'It was terrifying': Small Tweed community still reeling from freak flood, dramatic escapeMargaret Burin, Wednesday April 12, 2017 - 09:55 EST
These families were fast asleep when floodwater came raging down their street and into their homes. As they clean up and try to get their lives back to normal, they are still processing that horrifying night.
A bright blue sky and autumn sunshine make it hard to believe what happened in Burringbar, a tiny town tucked away in NSW's Tweed Valley, just a couple of weeks ago, when ravaged the state's north.
Therese and John Karam were fast asleep in the early hours of the morning when they received a phone call from a family member up the street.
She thought they had better move the cars because water was across the road down the street.
When Therese climbed out of bed, she stepped into ankle-deep water. And it was climbing. Quickly.
They woke their kids and two-year-old granddaughter, Scarlett, and decided to go next door to Therese's elderly parents.
But it was a terrifying few minutes that followed.
"We got all the kids up, they were dead to the world," John said.
"We made our way across there in the dark, so there was seven of us, we all held hands. It was about 3-foot. All I had was the little light ahead of us."
John is acutely aware that things could have turned pear-shaped.
"I thought about it later. I had an avocado tree chopped down and all the stumps were under the mango tree. As we were walking across, they could've come across and hit us," he said.
"If something like that had've hit us, one of us would have got washed away.
"It's a scary thought. It's something we don't want to go through ever again."
The floodwater then came into the house next door.
The women climbed up in the manhole with Scarlett, while the men sat on tables and waited and watched the water rise.
Meanwhile next door, Alastair Gibb and his wife Sue were also panicking.
Water was knee-deep throughout the house. Unsure of how high it would come up, they made the decision to leave.
Luckily his son had decided to store a dinghy in their shed a few years back.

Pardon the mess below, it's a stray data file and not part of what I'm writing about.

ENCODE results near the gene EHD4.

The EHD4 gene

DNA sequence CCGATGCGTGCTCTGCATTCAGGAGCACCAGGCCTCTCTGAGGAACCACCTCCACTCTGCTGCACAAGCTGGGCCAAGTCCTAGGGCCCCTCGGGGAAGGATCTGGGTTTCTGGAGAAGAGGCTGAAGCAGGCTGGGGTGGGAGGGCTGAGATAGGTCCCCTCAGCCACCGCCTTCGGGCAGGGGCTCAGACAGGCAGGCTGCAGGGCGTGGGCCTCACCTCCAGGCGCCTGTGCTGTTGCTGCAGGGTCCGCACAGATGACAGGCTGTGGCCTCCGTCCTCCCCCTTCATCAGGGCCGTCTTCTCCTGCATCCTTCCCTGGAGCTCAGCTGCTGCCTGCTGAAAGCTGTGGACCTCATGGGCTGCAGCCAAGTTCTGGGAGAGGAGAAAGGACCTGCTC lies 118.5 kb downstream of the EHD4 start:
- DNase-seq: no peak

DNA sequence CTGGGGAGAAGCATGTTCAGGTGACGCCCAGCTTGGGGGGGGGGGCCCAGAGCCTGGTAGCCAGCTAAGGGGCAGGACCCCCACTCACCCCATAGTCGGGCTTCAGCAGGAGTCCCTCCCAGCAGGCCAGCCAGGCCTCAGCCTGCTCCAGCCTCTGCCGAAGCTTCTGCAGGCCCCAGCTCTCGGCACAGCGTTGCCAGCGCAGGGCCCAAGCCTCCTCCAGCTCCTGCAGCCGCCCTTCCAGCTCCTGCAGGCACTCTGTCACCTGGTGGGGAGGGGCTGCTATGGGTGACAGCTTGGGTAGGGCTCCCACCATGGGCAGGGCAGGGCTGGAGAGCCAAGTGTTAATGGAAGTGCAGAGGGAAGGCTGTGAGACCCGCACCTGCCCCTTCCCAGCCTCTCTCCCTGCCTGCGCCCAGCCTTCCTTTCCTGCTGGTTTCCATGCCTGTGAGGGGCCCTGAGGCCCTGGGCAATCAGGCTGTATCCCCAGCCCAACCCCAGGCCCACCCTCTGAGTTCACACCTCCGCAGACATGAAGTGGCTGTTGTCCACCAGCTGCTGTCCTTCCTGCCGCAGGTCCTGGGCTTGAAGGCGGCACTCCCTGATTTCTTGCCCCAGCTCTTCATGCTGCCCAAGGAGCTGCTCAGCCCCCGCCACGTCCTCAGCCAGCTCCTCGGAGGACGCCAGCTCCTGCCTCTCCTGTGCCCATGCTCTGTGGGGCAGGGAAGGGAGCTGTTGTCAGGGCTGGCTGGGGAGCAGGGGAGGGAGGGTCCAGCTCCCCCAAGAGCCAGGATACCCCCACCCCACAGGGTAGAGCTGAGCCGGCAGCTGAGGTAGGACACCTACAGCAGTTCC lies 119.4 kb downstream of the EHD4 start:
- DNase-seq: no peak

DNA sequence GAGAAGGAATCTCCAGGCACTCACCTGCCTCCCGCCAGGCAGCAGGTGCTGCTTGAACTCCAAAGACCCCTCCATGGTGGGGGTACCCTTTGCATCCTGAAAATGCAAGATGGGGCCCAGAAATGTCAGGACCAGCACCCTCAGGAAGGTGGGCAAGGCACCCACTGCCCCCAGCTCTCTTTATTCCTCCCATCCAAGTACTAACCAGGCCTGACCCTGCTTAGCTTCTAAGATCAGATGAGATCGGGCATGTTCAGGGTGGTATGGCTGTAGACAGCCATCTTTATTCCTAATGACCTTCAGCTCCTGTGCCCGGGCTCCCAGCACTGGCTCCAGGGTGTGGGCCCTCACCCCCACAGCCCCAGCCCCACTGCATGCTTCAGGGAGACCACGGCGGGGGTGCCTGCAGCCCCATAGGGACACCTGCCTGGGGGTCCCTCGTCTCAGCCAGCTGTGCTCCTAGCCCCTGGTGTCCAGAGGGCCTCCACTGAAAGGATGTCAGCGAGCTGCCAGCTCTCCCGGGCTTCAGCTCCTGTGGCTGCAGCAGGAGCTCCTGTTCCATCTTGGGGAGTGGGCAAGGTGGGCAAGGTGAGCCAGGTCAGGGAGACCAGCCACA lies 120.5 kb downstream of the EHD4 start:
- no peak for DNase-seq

Alastair pushed Sue and their cats and dog out into the main street, where they didn't know what awaited them.
"Once we got out we were in pitch dark," Alastair said.
"The water went from my waist up to under my armpits. That was pretty scary.
"It was flowing extremely fast down the road. It was frightening, it was just so quick."
Halfway through the escape, he lost his footing as powerful torrents of water rushed down the street.
"I actually hit a street sign with the boat, regaining my footage. We then hit the neighbour's garage, putting a dent in his downpipe," Alastair said.
Long road to recovery begins
As these families power through an exhausting whirlwind of Centrelink, phone companies and mud â?? an endless supply of it â?? both families are still very emotional about that night.
As Alastair walks into their bedroom where an industrial heater is working to remove as much dampness as possible, he breaks down.
"This is pretty heart-wrenching," he said.
They are trying to move on, despite having lost most of their creature comforts, and livelihood.
Alastair, who lost the ute that tows his mobile coffee business, as well as most household items, is waiting to hear from his insurance company.
He is covered for storm damage but not flood.
"I got a quote years ago and it was well over $10,000," he said.
"It's very expensive. Over the period of 10 years you could probably buy a house with flood insurance, and when you get told it never floods, you think you should be right.
"We're just hanging in limbo."
Tears every day
Burringbar has never flooded like this for as long as locals can remember.
They say it caught them completely off-guard.
"We just hope it was something freak that happened and it won't happen again," John said.
"My father-in-law's been here 76 years and he's never seen water over this road."
Tiny matchbox cars lie out on the back lawn, each of them individually cleaned. They are special memories of John's son's childhood.
The couple is making brutal decisions about what to toss and what to try and salvage.
As they try to get their life back to normal as quickly as possible, they say they have been crying nearly every day.
But John said it had helped them all appreciate the most important thing in life.
"We've still got each other," he said.
© ABC 2017
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